A first port 132 is formed on the pouch body 118 and fluidly coupled to the first chamber 124. A second port 134 is formed on the pouch body 118 and fluidly coupled to the first chamber 124. A first evaporation port 136 is formed on the pouch body 118 and is fluidly coupled to the second chamber 126. A second evaporation port 138 is formed on the pouch body 118 and fluidly coupled to the second chamber 126. Reduced pressure is applied to the second port directly by a reduced-pressure source, e.g., a micro-pump (see FIG. 4), or by a second reduced-pressure conduit 140 (FIG. 1). The first evaporation port 136, which is the outlet to the second chamber 126, may have a bacteria filter over the first evaporation port 136 to filter the air before the air exits the second chamber 126.

Thus, liquids are pulled into the first chamber 124 as suggested by arrows 142 from the reduced-pressure dressing 112. A hydrophobic filter 135 or other device may be placed at the downstream port, i.e., the second port 134 in FIG. 1, to prevent liquids from exiting through the downstream port. As suggested by arrows 144, air is caused to flow in the second chamber 126 that helps create or maintain a relative humidity gradient across the first high-moisture-vapor-transfer-rate member 122 and that helps remove liquids from the inline storage-and-liquid-processing pouch 106 and more generally the system 100. While air is mentioned throughout this document, it should be understood that another working gas could be used and that air is being used in a broad sense to reference a gas that creates the humidity gradient across the first high-moisture-vapor-transfer-rate member 122.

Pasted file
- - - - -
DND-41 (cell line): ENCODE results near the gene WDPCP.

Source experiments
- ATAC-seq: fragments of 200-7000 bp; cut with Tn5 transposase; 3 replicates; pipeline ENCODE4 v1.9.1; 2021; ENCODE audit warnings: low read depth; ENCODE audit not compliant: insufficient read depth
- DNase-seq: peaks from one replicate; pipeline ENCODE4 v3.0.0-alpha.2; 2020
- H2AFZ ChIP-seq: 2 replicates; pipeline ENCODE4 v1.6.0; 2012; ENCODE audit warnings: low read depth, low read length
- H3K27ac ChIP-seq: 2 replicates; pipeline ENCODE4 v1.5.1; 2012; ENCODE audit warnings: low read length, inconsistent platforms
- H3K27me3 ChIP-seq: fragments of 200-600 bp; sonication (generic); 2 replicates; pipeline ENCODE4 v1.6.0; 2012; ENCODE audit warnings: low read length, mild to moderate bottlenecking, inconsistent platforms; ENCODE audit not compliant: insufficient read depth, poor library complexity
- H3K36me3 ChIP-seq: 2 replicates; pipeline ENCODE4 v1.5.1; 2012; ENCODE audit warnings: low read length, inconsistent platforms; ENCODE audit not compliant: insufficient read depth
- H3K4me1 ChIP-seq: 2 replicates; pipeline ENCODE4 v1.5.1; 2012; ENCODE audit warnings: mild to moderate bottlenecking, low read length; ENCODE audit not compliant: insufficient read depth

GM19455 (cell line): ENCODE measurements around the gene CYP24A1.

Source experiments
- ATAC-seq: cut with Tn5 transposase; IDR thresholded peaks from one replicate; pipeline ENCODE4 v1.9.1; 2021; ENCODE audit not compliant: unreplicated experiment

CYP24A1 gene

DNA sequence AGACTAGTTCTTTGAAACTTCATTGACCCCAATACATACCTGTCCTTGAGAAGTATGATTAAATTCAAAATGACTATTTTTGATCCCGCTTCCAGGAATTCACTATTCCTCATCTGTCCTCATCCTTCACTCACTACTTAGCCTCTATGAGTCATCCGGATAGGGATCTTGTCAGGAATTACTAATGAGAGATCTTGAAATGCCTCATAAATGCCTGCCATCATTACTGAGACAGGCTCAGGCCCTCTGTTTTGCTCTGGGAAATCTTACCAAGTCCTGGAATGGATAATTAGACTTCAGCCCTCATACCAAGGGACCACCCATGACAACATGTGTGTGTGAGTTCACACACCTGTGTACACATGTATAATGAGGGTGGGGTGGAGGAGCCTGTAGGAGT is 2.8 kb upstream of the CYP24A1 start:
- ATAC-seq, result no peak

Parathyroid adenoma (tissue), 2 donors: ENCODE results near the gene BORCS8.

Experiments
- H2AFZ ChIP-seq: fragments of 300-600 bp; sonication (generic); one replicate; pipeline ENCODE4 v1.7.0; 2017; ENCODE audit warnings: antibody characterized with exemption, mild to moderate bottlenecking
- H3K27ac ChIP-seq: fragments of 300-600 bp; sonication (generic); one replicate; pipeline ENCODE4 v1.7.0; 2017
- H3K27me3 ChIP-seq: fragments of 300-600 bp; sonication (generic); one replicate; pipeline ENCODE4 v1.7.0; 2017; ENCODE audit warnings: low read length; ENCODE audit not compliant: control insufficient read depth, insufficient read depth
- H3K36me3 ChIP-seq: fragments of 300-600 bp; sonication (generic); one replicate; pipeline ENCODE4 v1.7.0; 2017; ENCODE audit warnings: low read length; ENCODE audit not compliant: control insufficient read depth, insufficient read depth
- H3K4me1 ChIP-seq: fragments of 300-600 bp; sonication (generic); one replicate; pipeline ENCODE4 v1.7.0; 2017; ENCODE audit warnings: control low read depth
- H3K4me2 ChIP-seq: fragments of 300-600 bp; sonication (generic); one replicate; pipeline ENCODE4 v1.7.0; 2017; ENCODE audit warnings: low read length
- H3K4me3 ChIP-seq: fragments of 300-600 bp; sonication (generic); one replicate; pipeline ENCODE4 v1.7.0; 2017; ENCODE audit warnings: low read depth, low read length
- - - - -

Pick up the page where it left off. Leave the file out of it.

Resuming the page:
The first high-moisture-vapor-transfer-rate member 122 may be formed from any material that allows vapor to egress but not liquids. “Moisture Vapor Transmission Rate” or “MVTR” represents the amount of moisture that can pass through a material in a given period of time. The first high-moisture-vapor-transfer-rate member 122 typically has a moisture vapor transmission rate greater than 300 g/m2/24 hours and more typically 1000 g/m2/24 hours or more The first high-moisture-vapor-transfer-rate member 122 allows vapor to, egress or diffuse from the first chamber 124 to the second chamber 126, but not liquids.

The first high-moisture-vapor-transfer-rate member 122 may comprise one or more of the following: hydrophilic polyurethane, cellulosics, hydrophilic polyamides, an INSPIRE 2301 material from Exopack Advanced Coatings of Wrexham, United Kingdom; a thin, uncoated polymer drape; or polyvinyl alcohol, polyvinyl pyrrolidone, hydrophilic acrylics, hydrophilic silicone elastomers and copolymers of these. The INSPIRE 2301 illustrative film has an MVTR (inverted cup technique) of 14500-14600 g/m2/24 hours. See www.exopackadvancedcoatings.com. The first high-moisture-vapor-transfer-rate member 122 may have various thicknesses, such as 10 to 40 microns (μm), e.g., 15, 20, 25, 30, 35, 40 microns (inclusive of all numbers in the stated range).

A patient-facing side 123 of the first high-moisture-vapor-transfer-rate member 122 may be coupled by an attachment device (not shown), e.g., adhesive or cement, to the top side (for the orientation shown in FIG. 1) of the storage material 128, e.g., top of the second wicking member 162. In such an embodiment, the performance of the first high-moisture-vapor-transfer-rate member 122 with respect to MVTR may be enhanced by only covering a limited surface area of the patient-facing side 123 with the attachment device. For example, according to one illustrative embodiment, only 30 to 60 percent of the surface area of the patient-facing side 123 is covered with the attachment device. The limited coverage by the attachment device on the patient-facing side 123 may be accomplished by applying the attachment device in a pattern, e.g., grid, spaced dots, swirls, or other patterns. In another embodiment, the first high-moisture-vapor-transfer-rate member 122 may be coupled by welding (e.g., ultrasonic or RF welding), bonding, stitching, staples, or another coupling device to the storage material 128. In other embodiments, there is no attachment device.